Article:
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Diabetes

People with diabetes commonly experience problems with controlling their bladder and bowel. This can involve accidental leakage, incomplete emptying, passing urine frequently (frequency) or feeling the need to rush to the toilet (urgency).

Common causes of incontinence

There are four main ways that diabetes may cause problems with bladder and bowel control:

Obesity: This is a key factor in people developing Type 2 (non-insulin dependant) diabetes and  it is also a major risk factor for developing incontinence.  The pelvic floor muscles support most of your body weight.  Any excess weight further strains these muscles, weakening them.  Weak pelvic floor muscles do not support the bladder and bowel as it should.  If this happens you may notice leakage when coughing and sneezing (also known as stress incontinence) or the need to frequently or urgently visit the toilet.
 
Nerve damage: Poorly controlled or long-term diabetes may cause damage to the nerves, (neuropathy) and commonly occurs in the feet.  Similarly, it may affect the bladder and bowel.  Nerve damage to the bladder and bowel causes loss of sensation so there may be little warning of needing to go to the toilet or lack of awareness of the bladder filling.  The bladder and bowel may not empty well, increasing the risk of developing urinary tract infections, kidney damage or constipation.

Reduced immunity - Diabetes interferes with the immune system increasing the risk to infections.  A common infection experienced by people with diabetes is urinary tract infection (UTI).  It is the combination of the immune system changes and the poor bladder emptying that causes these infections and often they keep reoccurring.  Treatment includes antibiotics and strategies to promote bladder emptying.  In addition personal hygiene is particularly important and all women should wipe from front to back to avoid transferring bowel bacteria to the vagina.  Cranberry juice (drink or capsules) may help prevent urinary tract infections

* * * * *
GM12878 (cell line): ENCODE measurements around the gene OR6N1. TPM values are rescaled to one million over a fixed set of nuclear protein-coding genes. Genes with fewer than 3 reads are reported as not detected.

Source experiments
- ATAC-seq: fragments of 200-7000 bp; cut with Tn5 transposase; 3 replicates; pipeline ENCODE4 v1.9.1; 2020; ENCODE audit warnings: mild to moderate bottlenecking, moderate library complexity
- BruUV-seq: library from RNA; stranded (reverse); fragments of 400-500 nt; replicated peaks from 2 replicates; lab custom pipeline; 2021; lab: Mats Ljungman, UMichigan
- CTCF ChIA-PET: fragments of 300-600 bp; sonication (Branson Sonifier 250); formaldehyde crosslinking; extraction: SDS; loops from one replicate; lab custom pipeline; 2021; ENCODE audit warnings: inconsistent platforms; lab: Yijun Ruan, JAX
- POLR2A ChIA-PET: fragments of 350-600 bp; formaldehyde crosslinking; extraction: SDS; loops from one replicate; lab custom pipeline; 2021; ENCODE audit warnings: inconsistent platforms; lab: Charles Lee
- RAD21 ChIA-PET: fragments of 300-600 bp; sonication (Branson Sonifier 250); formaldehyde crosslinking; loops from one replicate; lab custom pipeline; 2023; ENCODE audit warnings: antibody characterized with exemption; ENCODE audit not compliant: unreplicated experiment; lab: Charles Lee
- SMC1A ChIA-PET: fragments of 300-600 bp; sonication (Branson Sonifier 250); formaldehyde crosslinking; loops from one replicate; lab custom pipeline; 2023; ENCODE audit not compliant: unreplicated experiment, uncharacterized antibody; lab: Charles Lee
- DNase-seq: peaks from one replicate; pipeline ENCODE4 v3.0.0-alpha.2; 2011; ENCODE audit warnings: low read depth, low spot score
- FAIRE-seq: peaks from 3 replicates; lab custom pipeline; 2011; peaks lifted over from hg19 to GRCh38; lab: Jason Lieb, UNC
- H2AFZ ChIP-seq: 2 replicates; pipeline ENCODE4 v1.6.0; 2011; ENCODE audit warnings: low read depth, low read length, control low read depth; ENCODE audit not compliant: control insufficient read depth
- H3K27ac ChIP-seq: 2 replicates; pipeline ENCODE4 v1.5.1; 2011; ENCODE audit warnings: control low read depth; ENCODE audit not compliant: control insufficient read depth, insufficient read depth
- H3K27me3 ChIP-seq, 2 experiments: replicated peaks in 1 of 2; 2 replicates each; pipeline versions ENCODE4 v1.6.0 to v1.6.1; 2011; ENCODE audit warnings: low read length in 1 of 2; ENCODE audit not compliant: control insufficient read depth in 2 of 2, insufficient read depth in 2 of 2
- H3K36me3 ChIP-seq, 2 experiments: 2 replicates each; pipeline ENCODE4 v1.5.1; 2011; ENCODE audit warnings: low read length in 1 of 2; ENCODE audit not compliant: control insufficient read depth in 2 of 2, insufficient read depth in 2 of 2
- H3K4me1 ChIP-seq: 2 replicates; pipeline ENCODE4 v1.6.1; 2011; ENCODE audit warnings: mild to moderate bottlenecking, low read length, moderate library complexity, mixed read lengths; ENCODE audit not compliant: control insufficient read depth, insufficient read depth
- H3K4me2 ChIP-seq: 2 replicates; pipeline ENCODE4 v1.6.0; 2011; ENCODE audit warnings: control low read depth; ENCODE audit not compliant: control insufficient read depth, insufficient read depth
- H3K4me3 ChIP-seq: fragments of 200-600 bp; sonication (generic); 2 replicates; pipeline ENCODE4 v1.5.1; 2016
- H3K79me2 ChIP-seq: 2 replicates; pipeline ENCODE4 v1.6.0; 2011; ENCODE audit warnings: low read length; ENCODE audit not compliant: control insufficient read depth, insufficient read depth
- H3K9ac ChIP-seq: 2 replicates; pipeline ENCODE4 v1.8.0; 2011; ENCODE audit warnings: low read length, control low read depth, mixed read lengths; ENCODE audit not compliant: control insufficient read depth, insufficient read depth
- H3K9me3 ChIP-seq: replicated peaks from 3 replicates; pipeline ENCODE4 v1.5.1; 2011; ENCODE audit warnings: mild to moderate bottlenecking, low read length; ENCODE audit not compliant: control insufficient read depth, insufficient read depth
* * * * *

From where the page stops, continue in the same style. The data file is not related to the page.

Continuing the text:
Medication - the medications used to control Type 2diabetes may cause loose bowel actions (diarrhoea).  The combination of weak pelvic floor muscles and loose bowel actions may cause bowel incontinence. If these problems are experienced talk to the doctor or diabetes nurse or dietician.  Soluble fibre can help firm up the diarrhoea and slow down the bowel motions.  Sources of soluble fibre are oats, barley, rye, peeled fruit and vegetables.

Prevention

Keeping your diabetes well-controlled is the best way to prevent nerve damage or further damage happening.

There are five things you can do to regain control of your bladder or bowel:

  • Eat well: a healthy diet rich in dietary fibre to avoid constipation. We need at least 30gm of fibre each day. Eat at least 2‐3 serves of fruit, 5 serves of vegetables and 5 serves of cereals and breads. It is important to get the balance right as just adding fibre to your diet without increasing your fluids can cause or make constipation worse. If you continue to often have constipation, see your doctor.
  • Drink well: 1.5 – 2 litres of fluid each day to prevent bladder irritation and constipation, unless otherwise advised by your doctor. Drinking extra fluids is recommended in hot weather or when exercising. Spread your drinks evenly throughout the day. Water is best. Limit caffeine, alcohol and fizzy drink as they may cause bladder irritation. Always have an extra drink of water following these drinks.  
  • Exercise regularly: Keep moving. Aim to exercise for 30 minutes most days. Remember that walking is great exercise. Keep your pelvic floor muscles strong with a pelvic floor exercise program.    These are muscles that gives you control over your bladder and bowel. Squeeze and draw up your pelvic floor muscles to control the urgency to go to the toilet. When you feel the urge to pass urine or open you bowels, stop, stand still or sit down on a firm seat.  Squeeze and draw up your pelvic floor muscles. Think about something else rather than the urge. The urge should diminish or go away at this point so you can get to the toilet without rushing.
  • Practice good toilet habits: Go to the toilet when your bladder feels full or when you get the urge to open your bowels. Do not get into the habit of going ‘just in case’. Take time to completely empty your bladder and bowel. To get into the correct sitting position on the toilet: sit on the toilet, elbows on knees, lean forward and support your feet on a footstool. To avoid kidney damage, if you think your bladder is not emptying completely talk to your doctor or diabetes nurse.

For more information, download the Diabetes and bladder and bowel control fact sheet.

Phone National Continence Helpline 1800 33 00 66 – continence nurse advisors provide information about bowel and bladder function, products and local continence clinics.

Visit Diabetes Australia website or phone the Diabetes Infoline on 1300 136 588